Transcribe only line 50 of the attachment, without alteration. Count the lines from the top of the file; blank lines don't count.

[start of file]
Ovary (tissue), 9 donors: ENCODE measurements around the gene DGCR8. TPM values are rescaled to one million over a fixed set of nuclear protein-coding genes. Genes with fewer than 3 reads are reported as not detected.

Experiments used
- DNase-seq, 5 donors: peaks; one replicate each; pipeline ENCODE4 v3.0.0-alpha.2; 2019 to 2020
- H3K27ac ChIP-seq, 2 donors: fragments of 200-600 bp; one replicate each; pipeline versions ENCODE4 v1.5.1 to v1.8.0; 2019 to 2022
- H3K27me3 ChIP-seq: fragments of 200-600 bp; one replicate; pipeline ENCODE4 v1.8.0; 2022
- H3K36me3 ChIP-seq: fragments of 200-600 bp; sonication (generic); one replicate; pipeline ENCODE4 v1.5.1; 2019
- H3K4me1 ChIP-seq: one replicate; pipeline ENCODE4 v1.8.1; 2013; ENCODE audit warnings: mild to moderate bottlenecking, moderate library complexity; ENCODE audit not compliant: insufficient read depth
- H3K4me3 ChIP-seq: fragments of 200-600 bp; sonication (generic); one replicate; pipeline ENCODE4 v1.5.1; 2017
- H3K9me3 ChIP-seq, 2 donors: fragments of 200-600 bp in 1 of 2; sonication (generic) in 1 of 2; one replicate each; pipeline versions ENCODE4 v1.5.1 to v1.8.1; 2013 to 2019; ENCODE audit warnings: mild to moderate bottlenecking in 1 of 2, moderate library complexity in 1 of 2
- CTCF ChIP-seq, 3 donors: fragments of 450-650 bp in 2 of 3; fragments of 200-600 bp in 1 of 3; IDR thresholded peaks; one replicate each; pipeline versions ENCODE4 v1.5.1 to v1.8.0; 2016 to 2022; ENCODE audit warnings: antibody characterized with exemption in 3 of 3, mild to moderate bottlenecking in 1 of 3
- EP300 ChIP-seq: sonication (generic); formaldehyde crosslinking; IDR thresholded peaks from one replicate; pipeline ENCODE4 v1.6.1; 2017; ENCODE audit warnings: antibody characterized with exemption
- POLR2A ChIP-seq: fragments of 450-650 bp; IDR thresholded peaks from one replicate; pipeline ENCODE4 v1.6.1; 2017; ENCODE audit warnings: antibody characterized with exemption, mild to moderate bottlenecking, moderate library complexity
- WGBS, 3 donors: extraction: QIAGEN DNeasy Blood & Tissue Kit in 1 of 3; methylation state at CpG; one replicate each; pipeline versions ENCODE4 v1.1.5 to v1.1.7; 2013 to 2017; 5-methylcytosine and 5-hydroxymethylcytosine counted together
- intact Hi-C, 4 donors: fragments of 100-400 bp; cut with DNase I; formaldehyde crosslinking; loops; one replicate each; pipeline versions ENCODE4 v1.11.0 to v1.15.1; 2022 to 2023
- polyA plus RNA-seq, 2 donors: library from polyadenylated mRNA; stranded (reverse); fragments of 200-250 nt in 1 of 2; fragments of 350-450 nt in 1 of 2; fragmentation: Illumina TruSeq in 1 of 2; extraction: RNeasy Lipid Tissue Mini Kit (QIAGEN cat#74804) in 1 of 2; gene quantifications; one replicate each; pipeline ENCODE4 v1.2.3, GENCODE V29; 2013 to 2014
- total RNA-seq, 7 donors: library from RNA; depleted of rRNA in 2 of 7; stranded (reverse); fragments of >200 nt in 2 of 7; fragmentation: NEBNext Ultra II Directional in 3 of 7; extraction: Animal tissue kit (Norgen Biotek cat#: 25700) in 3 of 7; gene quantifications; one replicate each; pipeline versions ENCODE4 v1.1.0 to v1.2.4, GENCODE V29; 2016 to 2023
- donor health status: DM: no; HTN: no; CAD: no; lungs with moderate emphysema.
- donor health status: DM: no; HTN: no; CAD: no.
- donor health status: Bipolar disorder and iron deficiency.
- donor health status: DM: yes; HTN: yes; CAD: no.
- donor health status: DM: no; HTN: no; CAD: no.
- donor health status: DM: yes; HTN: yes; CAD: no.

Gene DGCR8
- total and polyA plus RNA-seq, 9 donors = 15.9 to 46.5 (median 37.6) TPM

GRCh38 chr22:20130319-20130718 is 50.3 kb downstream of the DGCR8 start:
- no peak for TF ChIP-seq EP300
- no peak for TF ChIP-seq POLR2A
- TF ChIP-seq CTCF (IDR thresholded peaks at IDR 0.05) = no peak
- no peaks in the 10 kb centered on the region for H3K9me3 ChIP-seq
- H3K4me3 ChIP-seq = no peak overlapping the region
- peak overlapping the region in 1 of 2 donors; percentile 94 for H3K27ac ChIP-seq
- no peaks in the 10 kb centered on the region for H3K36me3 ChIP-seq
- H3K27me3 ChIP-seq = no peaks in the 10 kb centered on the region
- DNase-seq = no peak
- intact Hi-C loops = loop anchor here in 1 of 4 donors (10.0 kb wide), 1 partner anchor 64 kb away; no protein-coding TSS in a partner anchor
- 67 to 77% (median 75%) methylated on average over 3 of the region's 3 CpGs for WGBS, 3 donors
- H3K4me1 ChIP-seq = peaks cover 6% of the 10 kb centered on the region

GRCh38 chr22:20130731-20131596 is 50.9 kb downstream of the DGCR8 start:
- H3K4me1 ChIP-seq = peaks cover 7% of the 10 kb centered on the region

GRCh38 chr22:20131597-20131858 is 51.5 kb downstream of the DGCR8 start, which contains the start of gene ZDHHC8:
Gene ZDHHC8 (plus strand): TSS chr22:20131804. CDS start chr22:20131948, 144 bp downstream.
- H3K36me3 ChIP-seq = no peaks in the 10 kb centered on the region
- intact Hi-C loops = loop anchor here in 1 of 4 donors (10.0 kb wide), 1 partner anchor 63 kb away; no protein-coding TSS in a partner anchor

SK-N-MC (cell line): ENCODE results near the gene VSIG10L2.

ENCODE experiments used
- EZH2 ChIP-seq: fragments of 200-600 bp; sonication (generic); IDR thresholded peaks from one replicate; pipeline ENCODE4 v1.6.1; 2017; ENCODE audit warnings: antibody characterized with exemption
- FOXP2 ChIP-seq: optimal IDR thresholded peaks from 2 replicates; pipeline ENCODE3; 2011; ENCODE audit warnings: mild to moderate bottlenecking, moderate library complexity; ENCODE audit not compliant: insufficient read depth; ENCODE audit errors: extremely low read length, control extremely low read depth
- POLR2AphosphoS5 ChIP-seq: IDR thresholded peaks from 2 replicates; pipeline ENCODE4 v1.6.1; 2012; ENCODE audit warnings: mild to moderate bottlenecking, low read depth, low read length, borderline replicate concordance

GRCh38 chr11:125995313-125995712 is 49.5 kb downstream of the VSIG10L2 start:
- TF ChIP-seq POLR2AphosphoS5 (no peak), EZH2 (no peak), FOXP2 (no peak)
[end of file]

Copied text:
- TF ChIP-seq POLR2AphosphoS5 (no peak), EZH2 (no peak), FOXP2 (no peak)